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vi.

Acts

528 Peter miraculously cures a man lame from his birth. SECT. then to be displayed in the illustrious miracle to with John, said, Look

be wrought by his means: and turning there- on us.

fore to the poor man, and looking stedfastly upon JII. 5. him, he said, Look upon us. And accordingly 5 And he gave heed he fixed his eyes upon them, as expecting to receive unto them, expecting

to receive something of something from them for the relief of his neces- them. 6 sities. But Peter, under the divine impulse, 6 Then Peter said, intended him a far more important favour ;

Silver and gold have I and therefore said, As for silver and gold, I have have, give I thee: lo

nope: but such as I none of either to impart to theed, were I ever the name of Jesus so free to do it; but what I have in my power

Christ of Nazareth, rise

up and walk.
I willingly give thee; and thou shalt find it not
less valuable : I say unto thee, therefore, in the
great and prevailing name of Jesus Christ of Na-

zareth, and as a proof that he is indeed the
7 Messiah, rise up and walk. And Peter taking 7 And he took him
him by the right hand, encouraged bin to do as lift him up; and im-

by the right hand, and he had said, and ruised him up: And immediately mediately his feet and on his speaking tbis, and touching bim, his feet ancle bones received and his ancle bones, which had before been dis- strength. abled, were in an extraordinary manner strength

ened and reduced to their proper situation. 8 And leaping up from the place were he lay, he

8 And he leaping up, first stood in an erect posture, which he had stood, and walked, and never before been able to do, and then walked to the temple, walking, about with strength and steadiness, and entered and leaping, and praiswith them into the court of the temple, there to ing God, offer his first fruits of thanksgiving; sometimes walking, and sometimes leaping for joy, and in a rapture of astonishment and thankfulness, praising God for so singular a mercy manifested

to him. (Compare Isa. xxxv. 6.) 9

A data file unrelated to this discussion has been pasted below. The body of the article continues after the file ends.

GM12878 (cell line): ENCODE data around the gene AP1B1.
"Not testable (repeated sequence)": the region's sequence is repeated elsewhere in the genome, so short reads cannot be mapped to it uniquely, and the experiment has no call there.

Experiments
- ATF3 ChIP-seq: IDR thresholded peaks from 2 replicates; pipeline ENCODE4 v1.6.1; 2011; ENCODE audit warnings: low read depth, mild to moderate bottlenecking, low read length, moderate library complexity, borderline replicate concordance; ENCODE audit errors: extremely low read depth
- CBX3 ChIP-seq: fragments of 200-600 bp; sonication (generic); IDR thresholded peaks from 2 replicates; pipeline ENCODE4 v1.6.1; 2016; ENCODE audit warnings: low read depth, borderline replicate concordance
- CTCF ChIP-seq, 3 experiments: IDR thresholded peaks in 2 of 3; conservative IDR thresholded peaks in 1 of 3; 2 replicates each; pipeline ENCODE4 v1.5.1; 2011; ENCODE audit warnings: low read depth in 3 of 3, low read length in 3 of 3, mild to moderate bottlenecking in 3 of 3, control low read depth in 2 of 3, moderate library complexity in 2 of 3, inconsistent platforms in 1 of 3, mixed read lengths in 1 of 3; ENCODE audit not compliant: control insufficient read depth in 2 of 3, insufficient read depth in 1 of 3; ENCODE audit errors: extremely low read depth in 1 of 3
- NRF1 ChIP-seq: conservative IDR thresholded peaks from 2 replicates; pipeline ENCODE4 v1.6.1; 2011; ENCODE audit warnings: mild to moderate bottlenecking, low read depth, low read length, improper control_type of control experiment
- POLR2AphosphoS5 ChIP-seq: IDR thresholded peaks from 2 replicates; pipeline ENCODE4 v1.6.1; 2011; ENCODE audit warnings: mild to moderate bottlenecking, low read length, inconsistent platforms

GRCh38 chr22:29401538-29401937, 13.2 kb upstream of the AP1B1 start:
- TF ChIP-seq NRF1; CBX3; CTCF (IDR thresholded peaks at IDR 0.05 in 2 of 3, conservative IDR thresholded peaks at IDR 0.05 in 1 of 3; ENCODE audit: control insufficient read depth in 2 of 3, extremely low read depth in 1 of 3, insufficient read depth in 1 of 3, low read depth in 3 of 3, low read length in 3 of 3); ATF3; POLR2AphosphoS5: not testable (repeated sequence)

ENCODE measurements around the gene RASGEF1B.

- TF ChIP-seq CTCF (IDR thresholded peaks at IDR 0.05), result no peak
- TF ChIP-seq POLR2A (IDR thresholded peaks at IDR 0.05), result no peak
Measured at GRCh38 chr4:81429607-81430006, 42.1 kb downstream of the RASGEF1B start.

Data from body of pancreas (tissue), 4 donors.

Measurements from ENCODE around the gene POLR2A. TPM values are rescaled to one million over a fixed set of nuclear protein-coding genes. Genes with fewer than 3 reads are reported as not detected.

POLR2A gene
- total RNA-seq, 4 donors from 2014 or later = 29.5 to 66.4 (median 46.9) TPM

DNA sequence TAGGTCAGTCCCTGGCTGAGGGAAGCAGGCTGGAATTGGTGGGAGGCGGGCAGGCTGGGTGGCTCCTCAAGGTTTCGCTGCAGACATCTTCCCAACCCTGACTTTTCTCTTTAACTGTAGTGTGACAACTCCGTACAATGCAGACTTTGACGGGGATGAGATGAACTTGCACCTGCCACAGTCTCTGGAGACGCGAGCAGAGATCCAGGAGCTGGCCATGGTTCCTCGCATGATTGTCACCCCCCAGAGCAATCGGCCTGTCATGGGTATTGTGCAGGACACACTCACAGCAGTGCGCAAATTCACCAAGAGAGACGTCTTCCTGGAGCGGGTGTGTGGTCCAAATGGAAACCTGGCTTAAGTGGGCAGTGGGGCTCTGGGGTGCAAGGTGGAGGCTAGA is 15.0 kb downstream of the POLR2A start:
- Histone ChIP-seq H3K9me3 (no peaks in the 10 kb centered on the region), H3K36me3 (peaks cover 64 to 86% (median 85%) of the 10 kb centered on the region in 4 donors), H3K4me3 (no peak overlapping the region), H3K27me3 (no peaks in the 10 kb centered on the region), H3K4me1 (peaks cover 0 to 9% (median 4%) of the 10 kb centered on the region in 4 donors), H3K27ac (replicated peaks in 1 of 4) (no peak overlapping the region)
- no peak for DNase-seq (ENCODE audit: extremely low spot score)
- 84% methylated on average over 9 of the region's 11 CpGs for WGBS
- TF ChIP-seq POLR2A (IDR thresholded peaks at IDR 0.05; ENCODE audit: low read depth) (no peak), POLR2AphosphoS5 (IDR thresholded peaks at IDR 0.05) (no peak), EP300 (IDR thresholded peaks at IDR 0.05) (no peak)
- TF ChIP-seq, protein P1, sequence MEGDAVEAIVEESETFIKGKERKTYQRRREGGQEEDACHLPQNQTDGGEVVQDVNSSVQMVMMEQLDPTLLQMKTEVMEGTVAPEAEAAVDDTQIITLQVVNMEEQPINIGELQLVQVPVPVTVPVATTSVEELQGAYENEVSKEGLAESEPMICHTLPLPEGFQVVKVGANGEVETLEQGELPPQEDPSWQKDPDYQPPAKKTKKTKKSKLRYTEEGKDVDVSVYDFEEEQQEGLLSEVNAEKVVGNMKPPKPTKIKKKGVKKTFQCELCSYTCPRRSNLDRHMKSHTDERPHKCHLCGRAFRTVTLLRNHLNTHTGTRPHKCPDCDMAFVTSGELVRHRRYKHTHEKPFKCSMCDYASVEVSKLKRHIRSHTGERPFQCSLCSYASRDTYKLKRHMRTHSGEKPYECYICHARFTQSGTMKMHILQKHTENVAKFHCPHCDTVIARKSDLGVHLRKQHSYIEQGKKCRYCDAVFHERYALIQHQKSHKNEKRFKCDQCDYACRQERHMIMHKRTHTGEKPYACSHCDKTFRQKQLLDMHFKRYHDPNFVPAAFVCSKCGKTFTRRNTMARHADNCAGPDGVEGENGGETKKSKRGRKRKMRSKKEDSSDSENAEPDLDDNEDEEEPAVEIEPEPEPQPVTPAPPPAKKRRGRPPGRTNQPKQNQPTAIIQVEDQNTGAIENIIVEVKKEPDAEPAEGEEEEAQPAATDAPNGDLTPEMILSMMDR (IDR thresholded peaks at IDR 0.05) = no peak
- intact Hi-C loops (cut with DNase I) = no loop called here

And all the people who were there present, 9 And all the peo. saw him thus walking in the court of the temple ple saw him walking and the cloyster adjacent to it, and heard bim and praising God.

praising God with this uncommon ecstasy of de. 10 light: And they knew him perfectly well, that 10 And they knew

that it was he which this was he who had sat so long at the Beautiful

sat for alms at the gate of the temple, to beg for alms of those that Beautiful gate of the entered in and came out. And they were filled temple ; and they were with awful astonishment, and felt in themselves filled with wonder and

at that likewise a kind of joyful ecstasy, something re- which had happened sembling his, at that miraculous event which had unto him. befallen him.

And

amazement

d Silver and gold I have none. ] This was By his mentioning gold as well as silver, after the estales toere sold, (chap. ii. 45,) (which a beggar like this could not expect and plainly shews, how far the apostles to receive) he probably meant to speak were from enriching themse'ves by the of himself as continuing still a poor man, treasures which passed through their and not merely to say, that he had no gold hands, as Mr. Reynolds well observes in about him. his Letters to a Deist, No. iii. p. 242.

с Kept

vi.

Acts

Reflections on the cure of the blind man.

529 11 And as the lame

And, upon this, while the lame man who was sect, man which was heal; thus wonderfully healed, full of the tenderest John, all the people sentiments of gratitude, still kept his hold of Peter ran together unto them and Johne, and walked on between them, some- 111. 11. in the porch, that is times taking them by the hand, and sometimes ly wondering. embracing them as his great benefactors and

the means of his deliverance; all the people in
the neighbouring parts, alarmed with so strange
a story, ran together to them in great amazement,
to the spacious and celebrated portico of the tem-
ple, which (for reasons elsewhere assigned) was
called Solomon's portico'. And Peter observing
the great concourse of people, and finding that
they were exceedingly affected with the miracle
which had been wrought, took that opportunity
of making a very instructive discourse to them,
which will be recorded in the ensuing section.

IMPROVEMENT.

IIappy are those souls, who are so formed for devotion, that Ver. the proper returning seasons of it, whether public or private, 1 are always welcome! Doubly delightful that friendship, which, like this of Peter and John, is endeared not only by taking sweet counsel together, but by going to the house of God in company! (Psal. Tv. 14.)